Chinese call the shots

Austrian Werner Schlager reacts after winning the men's singles title. — Pic. AP-

THE Palais Omnisports at Bercy in Paris was virtually bathed in red as the Chinese, with Wang Nan in the lead, expectedly called the shots in the 47th Liebherr-World table tennis championships.

THE Palais Omnisports at Bercy in Paris was virtually bathed in red as the Chinese, with Wang Nan in the lead, expectedly called the shots in the 47th Liebherr-World table tennis championships. Yet, quite ironically, the hero of the week-long event (held from May 19 to 25) was none from among the all-conquering Chinese squad but a hitherto unsung Austrian, Werner Schlager, who took the men's singles title at the expense of a fairly unknown Joo Se-Hyuk of South Korea.

By becoming the first Austrian to lay hands on the Saint-Bride Vase in 66 years — after Richard Bergmann in 1937 — the 30-year-old Schlager was impressive as he charted out an unexpected course to the top prize. But all the same, it was indeed a surprise development which left the principal actor of the astonishing drama dumbfounded, so much so that Schlager was himself forced to remark that the successful culmination of his campaign was an ``unbelievable'' affair.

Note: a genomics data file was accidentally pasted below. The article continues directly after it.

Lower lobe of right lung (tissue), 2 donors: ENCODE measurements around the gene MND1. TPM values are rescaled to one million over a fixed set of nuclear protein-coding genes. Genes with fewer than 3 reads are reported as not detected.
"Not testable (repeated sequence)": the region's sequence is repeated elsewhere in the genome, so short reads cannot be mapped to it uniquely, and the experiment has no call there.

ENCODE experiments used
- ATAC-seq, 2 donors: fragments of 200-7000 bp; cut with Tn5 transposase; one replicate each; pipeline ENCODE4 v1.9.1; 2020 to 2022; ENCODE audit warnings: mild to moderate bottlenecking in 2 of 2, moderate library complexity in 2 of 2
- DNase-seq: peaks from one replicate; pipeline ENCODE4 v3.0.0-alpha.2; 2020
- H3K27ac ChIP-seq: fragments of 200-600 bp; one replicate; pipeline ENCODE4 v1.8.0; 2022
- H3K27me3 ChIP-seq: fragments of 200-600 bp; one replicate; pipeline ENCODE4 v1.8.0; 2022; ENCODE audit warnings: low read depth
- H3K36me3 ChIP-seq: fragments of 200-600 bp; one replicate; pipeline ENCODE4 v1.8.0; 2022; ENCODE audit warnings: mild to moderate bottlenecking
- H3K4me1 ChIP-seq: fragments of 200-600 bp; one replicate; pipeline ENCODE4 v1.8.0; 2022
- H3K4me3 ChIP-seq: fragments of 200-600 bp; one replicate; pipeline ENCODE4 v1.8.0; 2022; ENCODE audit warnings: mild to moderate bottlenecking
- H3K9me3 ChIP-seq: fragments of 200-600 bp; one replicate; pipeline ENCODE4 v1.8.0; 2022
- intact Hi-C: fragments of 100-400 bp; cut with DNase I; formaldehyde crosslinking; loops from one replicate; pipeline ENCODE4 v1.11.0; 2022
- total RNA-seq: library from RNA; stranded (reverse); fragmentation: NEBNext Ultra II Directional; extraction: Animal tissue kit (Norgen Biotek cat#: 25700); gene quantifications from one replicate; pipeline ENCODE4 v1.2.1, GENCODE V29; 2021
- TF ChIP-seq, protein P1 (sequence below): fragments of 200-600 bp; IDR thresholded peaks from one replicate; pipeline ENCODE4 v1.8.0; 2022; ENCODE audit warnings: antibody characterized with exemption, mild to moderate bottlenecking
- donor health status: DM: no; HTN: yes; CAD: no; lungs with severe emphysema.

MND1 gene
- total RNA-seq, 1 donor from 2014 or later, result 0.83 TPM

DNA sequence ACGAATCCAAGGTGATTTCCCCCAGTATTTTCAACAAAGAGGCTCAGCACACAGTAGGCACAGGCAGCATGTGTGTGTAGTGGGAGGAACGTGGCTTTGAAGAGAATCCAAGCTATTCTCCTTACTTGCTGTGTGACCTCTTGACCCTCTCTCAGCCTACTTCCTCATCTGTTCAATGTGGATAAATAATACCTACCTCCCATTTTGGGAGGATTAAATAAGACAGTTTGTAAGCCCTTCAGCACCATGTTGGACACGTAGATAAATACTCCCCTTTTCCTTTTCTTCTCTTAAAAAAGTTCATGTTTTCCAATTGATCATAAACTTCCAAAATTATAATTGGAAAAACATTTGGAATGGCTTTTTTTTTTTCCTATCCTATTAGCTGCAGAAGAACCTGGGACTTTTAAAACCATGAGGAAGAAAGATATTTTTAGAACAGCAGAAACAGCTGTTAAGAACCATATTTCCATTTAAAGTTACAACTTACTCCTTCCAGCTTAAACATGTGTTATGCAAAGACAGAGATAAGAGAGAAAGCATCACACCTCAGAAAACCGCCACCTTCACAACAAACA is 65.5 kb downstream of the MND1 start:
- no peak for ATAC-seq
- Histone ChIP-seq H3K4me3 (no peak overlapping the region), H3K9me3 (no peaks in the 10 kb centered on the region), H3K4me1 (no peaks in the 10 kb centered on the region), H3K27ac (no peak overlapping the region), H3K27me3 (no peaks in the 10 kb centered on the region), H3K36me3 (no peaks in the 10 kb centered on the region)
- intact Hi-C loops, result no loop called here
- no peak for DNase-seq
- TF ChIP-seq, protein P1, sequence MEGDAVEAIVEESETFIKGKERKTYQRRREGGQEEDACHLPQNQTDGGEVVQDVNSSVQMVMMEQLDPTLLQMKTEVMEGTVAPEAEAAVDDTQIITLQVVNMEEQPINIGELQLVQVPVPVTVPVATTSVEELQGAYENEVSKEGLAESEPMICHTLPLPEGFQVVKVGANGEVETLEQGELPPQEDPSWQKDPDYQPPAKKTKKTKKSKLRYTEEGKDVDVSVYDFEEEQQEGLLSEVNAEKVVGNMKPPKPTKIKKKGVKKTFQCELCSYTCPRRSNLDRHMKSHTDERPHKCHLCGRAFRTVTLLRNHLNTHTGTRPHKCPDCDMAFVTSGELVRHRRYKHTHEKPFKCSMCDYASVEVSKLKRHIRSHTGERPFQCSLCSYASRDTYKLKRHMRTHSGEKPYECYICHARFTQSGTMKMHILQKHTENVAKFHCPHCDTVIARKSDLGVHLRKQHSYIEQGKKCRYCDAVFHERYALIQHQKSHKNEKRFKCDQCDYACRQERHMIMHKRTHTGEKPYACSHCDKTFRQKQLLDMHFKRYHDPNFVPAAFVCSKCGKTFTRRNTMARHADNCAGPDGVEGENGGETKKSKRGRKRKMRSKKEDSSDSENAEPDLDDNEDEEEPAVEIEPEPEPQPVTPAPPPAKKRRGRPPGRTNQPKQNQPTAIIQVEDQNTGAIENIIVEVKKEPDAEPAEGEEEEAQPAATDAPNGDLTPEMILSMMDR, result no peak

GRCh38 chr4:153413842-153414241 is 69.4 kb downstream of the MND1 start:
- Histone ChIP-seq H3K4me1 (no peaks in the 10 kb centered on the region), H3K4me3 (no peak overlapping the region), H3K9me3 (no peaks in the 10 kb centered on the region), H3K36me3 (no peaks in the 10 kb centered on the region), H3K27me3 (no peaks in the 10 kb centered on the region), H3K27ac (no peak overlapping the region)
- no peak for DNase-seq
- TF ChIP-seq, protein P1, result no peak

The Chinese, on the other hand, had every reason to fret and fume. And to be left behind red-faced in the end as it was for the first time since 1997 that they did not have even one finalist in the men's singles. True, that the event was filled with surprises including the early ouster of firm favourite Timo Boll of Germany. But that none from China was to figure in the final was an even more shocking factor than the sensational 3-11, 7-11, 11-7, 14-12, 11-9, 12-10 win that Qiu Yike earned over the top-seeded German in the second round.

In the event, Schlager's ultimate success is certain to remain an amazing feat. Particularly, as it was Boll and the continental champion, Vladimir Samsonov (Belarus), who were expected to principally lead the European challenge against the Chinese in the tournament. The Austrian, though ranked No. 6, was only to be a member of the supporting cast and the most expected from him being a quarterfinal berth as he was expected to run into the reigning Chinese World champion Wang Liqin in the last eight. This despite the good show that the Austrian had come up with in the ITTF Pro-Tour Brazilian Open, weeks prior to the mega show at the French capital.